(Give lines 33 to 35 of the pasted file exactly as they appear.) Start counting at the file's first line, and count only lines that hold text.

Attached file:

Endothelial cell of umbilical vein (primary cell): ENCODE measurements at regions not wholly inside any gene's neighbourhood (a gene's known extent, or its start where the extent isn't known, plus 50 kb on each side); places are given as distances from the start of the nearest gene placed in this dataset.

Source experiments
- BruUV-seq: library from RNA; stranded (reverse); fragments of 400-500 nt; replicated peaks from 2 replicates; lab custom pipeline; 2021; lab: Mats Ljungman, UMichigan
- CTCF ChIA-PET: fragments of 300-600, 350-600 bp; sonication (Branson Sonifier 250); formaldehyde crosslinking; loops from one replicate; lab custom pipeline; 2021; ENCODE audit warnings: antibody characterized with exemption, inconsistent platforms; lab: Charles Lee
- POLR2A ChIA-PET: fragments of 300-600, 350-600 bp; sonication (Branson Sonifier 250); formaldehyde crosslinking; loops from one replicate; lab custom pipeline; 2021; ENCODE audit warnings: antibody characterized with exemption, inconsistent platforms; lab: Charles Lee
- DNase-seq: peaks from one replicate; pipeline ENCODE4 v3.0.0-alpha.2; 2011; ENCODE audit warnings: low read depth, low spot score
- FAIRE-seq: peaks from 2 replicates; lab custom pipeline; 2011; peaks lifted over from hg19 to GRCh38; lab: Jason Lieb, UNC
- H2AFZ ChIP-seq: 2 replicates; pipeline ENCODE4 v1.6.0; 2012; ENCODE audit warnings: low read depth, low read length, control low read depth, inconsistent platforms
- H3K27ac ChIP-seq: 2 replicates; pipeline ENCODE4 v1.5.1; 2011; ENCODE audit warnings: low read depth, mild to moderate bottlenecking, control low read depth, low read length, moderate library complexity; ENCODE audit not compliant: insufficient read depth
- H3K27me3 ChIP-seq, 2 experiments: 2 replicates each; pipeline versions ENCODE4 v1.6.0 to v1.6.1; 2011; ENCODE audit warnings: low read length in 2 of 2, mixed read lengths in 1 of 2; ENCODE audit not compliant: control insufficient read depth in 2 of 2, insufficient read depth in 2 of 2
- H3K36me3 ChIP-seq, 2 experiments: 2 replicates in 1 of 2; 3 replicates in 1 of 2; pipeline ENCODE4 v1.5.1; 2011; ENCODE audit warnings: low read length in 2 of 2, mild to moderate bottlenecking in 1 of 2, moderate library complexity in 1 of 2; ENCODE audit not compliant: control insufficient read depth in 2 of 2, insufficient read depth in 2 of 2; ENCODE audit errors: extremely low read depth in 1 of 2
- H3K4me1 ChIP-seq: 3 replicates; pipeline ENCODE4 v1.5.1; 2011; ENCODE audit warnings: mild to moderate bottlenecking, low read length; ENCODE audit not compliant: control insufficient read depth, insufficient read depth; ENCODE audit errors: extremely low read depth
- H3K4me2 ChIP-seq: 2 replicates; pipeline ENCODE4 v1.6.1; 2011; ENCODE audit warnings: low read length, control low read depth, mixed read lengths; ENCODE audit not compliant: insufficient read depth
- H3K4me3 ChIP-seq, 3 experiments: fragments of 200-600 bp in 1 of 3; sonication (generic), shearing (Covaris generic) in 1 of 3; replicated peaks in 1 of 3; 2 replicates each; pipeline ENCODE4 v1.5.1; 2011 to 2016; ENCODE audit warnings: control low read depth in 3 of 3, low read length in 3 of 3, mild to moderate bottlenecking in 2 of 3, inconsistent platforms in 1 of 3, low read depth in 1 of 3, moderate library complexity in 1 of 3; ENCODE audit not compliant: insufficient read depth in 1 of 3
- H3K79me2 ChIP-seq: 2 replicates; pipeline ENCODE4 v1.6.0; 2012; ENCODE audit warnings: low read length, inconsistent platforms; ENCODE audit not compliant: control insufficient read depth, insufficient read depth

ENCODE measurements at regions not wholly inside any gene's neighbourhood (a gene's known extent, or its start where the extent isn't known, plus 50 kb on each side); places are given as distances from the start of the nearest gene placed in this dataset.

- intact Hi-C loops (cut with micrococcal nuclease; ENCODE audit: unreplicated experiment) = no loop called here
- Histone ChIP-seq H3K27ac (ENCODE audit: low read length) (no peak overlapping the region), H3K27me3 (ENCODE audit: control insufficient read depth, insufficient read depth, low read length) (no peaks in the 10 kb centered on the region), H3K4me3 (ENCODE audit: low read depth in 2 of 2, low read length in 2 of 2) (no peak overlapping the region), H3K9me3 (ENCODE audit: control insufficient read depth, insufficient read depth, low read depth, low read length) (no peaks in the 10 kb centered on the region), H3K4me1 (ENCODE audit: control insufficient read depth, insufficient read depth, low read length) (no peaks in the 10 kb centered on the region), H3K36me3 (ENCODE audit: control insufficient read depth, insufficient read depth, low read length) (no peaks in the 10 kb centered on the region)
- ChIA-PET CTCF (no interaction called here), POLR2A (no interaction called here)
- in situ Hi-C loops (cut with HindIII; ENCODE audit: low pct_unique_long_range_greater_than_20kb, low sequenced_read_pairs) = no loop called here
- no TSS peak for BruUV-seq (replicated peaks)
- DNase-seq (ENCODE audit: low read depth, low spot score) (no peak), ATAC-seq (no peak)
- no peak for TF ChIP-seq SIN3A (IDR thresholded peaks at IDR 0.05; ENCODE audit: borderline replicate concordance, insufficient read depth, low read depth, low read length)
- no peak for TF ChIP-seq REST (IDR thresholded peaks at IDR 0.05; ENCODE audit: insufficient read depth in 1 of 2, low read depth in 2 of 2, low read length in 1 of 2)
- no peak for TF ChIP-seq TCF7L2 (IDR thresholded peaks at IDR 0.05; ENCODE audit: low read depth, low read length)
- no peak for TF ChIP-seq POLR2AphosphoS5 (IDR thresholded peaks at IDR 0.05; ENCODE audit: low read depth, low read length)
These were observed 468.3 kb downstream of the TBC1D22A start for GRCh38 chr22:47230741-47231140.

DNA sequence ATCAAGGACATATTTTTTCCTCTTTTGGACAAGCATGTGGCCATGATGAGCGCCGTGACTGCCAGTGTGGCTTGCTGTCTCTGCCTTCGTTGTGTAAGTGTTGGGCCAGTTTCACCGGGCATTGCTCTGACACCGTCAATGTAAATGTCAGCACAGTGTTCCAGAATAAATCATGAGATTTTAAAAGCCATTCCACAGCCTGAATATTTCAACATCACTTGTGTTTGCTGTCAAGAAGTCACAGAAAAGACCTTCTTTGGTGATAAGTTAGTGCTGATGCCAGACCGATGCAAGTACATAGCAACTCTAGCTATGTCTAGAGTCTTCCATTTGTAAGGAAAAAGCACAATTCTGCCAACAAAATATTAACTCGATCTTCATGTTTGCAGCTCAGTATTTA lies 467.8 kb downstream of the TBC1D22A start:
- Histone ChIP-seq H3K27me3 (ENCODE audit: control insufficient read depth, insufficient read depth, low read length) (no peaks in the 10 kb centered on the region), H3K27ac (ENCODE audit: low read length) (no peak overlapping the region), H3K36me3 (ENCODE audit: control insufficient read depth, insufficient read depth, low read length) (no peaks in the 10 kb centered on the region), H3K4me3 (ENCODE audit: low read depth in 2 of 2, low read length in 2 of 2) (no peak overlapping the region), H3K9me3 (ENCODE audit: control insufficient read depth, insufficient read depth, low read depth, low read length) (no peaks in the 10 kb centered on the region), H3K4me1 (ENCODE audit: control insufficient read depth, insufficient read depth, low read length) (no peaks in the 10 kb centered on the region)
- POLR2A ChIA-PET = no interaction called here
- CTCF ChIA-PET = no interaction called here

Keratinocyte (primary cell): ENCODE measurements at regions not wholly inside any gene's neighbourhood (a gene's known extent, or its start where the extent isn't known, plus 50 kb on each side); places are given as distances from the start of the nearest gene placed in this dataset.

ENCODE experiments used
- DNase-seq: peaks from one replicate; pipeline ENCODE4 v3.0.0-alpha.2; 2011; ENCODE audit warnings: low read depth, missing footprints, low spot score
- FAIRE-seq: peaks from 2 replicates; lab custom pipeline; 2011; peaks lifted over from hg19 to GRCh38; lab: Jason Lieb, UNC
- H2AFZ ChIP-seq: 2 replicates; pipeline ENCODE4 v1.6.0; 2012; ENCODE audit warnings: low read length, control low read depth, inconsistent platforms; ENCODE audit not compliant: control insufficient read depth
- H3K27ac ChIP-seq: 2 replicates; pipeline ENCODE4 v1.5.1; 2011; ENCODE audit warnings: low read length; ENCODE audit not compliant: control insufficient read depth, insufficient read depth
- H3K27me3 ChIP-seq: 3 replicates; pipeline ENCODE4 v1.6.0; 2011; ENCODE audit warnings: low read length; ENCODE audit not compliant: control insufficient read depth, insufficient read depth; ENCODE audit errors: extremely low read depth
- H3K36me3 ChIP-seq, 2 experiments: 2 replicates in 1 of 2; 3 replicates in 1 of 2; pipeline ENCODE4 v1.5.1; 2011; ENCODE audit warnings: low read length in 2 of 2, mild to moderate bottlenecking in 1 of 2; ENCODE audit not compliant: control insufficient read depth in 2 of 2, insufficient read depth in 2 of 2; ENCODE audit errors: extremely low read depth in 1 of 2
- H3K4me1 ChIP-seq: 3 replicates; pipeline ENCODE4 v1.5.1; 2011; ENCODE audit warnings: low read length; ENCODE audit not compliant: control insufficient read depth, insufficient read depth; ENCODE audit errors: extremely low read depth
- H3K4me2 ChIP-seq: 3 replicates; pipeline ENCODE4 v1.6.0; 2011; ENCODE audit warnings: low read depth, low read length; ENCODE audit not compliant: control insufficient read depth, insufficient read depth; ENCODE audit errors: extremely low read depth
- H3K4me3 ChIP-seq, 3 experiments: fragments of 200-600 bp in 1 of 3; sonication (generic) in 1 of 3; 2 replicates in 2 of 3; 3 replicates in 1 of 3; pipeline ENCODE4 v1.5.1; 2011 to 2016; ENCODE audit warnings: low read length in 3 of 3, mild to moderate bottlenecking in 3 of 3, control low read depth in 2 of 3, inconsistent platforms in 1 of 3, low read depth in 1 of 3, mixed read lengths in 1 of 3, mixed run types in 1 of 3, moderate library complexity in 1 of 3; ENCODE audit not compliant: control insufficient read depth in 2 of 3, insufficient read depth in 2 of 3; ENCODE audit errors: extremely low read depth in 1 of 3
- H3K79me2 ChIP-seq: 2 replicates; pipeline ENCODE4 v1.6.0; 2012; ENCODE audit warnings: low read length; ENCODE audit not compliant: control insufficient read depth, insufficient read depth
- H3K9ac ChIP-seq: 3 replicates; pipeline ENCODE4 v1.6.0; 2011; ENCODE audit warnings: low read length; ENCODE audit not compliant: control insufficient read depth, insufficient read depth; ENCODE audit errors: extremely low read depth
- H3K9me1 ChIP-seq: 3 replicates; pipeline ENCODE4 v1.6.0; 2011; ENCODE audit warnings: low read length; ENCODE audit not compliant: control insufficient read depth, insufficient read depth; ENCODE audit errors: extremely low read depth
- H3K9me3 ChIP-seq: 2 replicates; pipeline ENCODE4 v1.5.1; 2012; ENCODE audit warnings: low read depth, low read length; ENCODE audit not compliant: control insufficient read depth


ENCODE experiments used
- DNase-seq: peaks from one replicate; pipeline ENCODE4 v3.0.0-alpha.2; 2011; ENCODE audit warnings: low read depth, missing footprints, low spot score
- FAIRE-seq: peaks from 2 replicates; lab custom pipeline; 2011; peaks lifted over from hg19 to GRCh38; lab: Jason Lieb, UNC